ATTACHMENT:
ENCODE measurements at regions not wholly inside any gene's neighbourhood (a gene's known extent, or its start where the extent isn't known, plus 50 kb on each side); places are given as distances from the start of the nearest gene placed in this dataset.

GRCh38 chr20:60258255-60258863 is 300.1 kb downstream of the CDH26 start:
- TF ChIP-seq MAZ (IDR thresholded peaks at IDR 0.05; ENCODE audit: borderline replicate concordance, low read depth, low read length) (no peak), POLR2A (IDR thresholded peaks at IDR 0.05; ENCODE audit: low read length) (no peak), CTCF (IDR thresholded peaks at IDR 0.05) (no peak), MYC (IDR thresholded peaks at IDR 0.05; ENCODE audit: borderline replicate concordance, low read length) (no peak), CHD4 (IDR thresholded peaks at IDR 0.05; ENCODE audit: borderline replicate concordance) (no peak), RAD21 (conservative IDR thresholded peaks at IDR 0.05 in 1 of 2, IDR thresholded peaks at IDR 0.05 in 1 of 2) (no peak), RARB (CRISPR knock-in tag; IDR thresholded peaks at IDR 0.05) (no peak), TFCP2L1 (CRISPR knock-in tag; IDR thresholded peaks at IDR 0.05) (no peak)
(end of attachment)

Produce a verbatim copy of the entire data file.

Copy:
ENCODE measurements at regions not wholly inside any gene's neighbourhood (a gene's known extent, or its start where the extent isn't known, plus 50 kb on each side); places are given as distances from the start of the nearest gene placed in this dataset.

GRCh38 chr20:60258255-60258863 is 300.1 kb downstream of the CDH26 start:
- TF ChIP-seq MAZ (IDR thresholded peaks at IDR 0.05; ENCODE audit: borderline replicate concordance, low read depth, low read length) (no peak), POLR2A (IDR thresholded peaks at IDR 0.05; ENCODE audit: low read length) (no peak), CTCF (IDR thresholded peaks at IDR 0.05) (no peak), MYC (IDR thresholded peaks at IDR 0.05; ENCODE audit: borderline replicate concordance, low read length) (no peak), CHD4 (IDR thresholded peaks at IDR 0.05; ENCODE audit: borderline replicate concordance) (no peak), RAD21 (conservative IDR thresholded peaks at IDR 0.05 in 1 of 2, IDR thresholded peaks at IDR 0.05 in 1 of 2) (no peak), RARB (CRISPR knock-in tag; IDR thresholded peaks at IDR 0.05) (no peak), TFCP2L1 (CRISPR knock-in tag; IDR thresholded peaks at IDR 0.05) (no peak)